Pokémon X and Y (2013)
I have to wonder what it’s like for those famous people who have completely outgrown their friend group on their way to greatness. It’s happened to me a lot, actually. That is, people around me go on to find success and meanwhile I’m still finding farts funny, especially when I wake myself up with them.
There must be some dreadfully awkward scenarios where the superstar get temporarily embarrassed; after having been whisked away into the world of fame and fortune, they suddenly have to re-face their old childhood. Take noted treacherous Sassenach Graham Norton for example, he’s actually from the same neck of the woods as me, but he’d never tell you this himself of course.
Wouldn’t you rather cut about at your own pace, maybe pretend to read some facts from a sign maybe, and come to your own conclusions? When it’s some student leading you through the building, then fair play to them for trying, but they’re lost on me. Pokémon X and Y really did mark the beginning of the handholding trend in Pokémon games though. Truth be told, apart from the first generation which really did play by its own rules, Pokémon is a lot more linear that we might like to think.
But God almighty, you just cannot get rid of the hapless group of pilchards who hang out of you for almost the entire game. And just when you think you might have a nice alternate road to go down, you get stopped with some bullshit excuse or other, like the lights aren’t working so you and your Electric Pokémon can naff off home. It gets so bad that you’re really not playing the game for yourself, and it feels for all the world like you’re just being taken on a guided tour through the region instead.
And insultingly easy too, God. I will admit I made the mistake of playing through the game with the Exp Share on, which means that every Pokémon gets a whack of experience, even if they were like Chewbacca and preferred to bottle out and stay at home instead. You even get experience points when you catch a Pokémon as well, which isn’t a bad feature by any means, but it gets so that you might as well be roiding your Pokémon.
By the time you get to the Champion, whose name I can’t remember but who has a wonderful bell-chiming theme, it really is The Expendables versus The (weak character). It was all over in about three minutes, before the spectators (my baying cheerleaders) even took their seat. There was also an eleventh hour plot about some sort of nuclear laser megaweapon being hidden underneath a town and dug up by the evil fashionista Team Rocket rip offs, but I was fully sleepwalking by that stage so if you want to discuss the nuances of it… may I direct you to my troupe of annoying helpers being ugly and annoying over there?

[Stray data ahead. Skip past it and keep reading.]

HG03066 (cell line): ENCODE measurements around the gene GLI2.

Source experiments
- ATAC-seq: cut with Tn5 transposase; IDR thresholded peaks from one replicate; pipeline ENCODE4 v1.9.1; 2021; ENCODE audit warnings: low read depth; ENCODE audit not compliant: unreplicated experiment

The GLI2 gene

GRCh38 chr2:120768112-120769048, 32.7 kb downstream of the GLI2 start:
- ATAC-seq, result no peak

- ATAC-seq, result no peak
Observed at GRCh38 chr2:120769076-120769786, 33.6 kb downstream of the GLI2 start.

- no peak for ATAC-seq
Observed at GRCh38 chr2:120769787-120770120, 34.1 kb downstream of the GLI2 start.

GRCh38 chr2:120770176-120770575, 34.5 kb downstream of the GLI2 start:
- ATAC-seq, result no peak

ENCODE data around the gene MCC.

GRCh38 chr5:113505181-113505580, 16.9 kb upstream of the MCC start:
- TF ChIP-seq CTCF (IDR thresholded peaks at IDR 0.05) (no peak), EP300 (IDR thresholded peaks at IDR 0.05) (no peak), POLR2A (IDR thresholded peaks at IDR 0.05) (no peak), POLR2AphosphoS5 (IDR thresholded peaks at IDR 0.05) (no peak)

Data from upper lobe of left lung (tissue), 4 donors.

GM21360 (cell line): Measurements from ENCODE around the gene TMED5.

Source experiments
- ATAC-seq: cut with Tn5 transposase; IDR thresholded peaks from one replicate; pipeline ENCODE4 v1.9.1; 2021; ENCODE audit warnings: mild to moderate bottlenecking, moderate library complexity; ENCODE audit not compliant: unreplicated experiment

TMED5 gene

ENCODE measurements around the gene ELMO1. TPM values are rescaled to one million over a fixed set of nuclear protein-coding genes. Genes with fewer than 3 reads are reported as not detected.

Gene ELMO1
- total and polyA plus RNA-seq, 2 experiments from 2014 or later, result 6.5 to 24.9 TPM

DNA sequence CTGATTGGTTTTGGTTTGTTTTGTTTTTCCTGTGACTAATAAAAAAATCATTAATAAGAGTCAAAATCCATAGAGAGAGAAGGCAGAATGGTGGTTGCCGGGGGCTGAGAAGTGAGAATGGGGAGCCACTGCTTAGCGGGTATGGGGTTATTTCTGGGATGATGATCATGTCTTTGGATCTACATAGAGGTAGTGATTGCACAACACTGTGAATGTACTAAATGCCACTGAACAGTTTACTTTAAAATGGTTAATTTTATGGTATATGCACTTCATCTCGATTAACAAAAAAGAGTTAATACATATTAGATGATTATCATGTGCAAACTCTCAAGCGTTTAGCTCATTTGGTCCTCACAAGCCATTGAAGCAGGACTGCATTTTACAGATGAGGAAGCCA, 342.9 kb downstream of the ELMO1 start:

The 3D world should be enticing, especially for Francophiles among you, because the (Kalos?) region echoes France closely, and yes you’ll hear more than one comedy accordion in here. It was comedy when I used to try, as a 9 year old, to lift one of those badboys in our school band, believe me. But here’s the problem, and it’s a problem you’ll get at any tourist trap. Who needs a guided tour?
Pokémon X and Y should have and could have been great. After all, the 3DS had a lot of merit, and this was the chance to bring Pokémon into the third dimension. But unfortunately, this enormous fish really has been taken out of a small pond and made to look quite ordinary by the rest of the school, and it really fails on all of those points. Let me explain – firstly, yes the 3DS does have many strong points, and in the right hands it’s a powerful piece of hardware.
Unfortunately it would seem that Game Freak don’t possess the right hands, and you can forget about using the 3D feature in the game for the most part, which I usually don’t use it anyway, but if you want to give it a quick lash in the battle, you’ll find the frame rate getting torn right down. Not very optimised, is it? Next, the third dimension for Pokémon. An exciting prospect in theory, and it’s not that the Pokémon look bad, in fact I think they look rather good. But, I dunno, I’m never happy, I’d call it a step back from the wonderful sprites in Black and White.
We know now of course that the 3D models used weren’t going to get much better as the years worn on. They should have got more use out of those sprites, they could have lived off them for decades. And it’s good fun to whizz around the world on your new roller blades too. The new Pokémon designs are hit and miss, and I realise I will sound Genwunner very quickly, after all the first generation featured a small pile of goo turning into a bigger pile of goo – but the crucial factor here is that the bigger goo gives you the finger. We got a real knockback after Gen 5 gave us not just two rubbish bags, but three ice cream cones.
But I fear Gen 6 jumped the Sharpedo once and for all by hitting us with a Pokémon modelled after a set of car keys. This was meant to be a French based region, so I don’t think some fashionable designs would have been out of the way? Not everything has to be a fire-breathing dragon, or a genius design like old Chatot, but I think we can do better than that, can’t we? I feel like Wayne Campbell complaining about the ineptitude of the actor in Wayne’s World 2, prompting him to be immediately replaced by Charlton Heston. Pokémon should have the best-in-class design and ideas, because
they’ve certainly got the best-in-class revenues, so why can’t we get some Charlton Heston Mons in to go with it?
There really aren’t that many extra here, the Mega Evolution mechanic is pretty cool and adds a new lease on life to the likes of Pinsir and Beedrill (were they added?) but in terms of new designs only 72 were added, although that can have its positives as well in that they’ll be easier to remember. But considering this game isn’t at all memorable, what makes you think the new Pokémon will be?
3 June 2022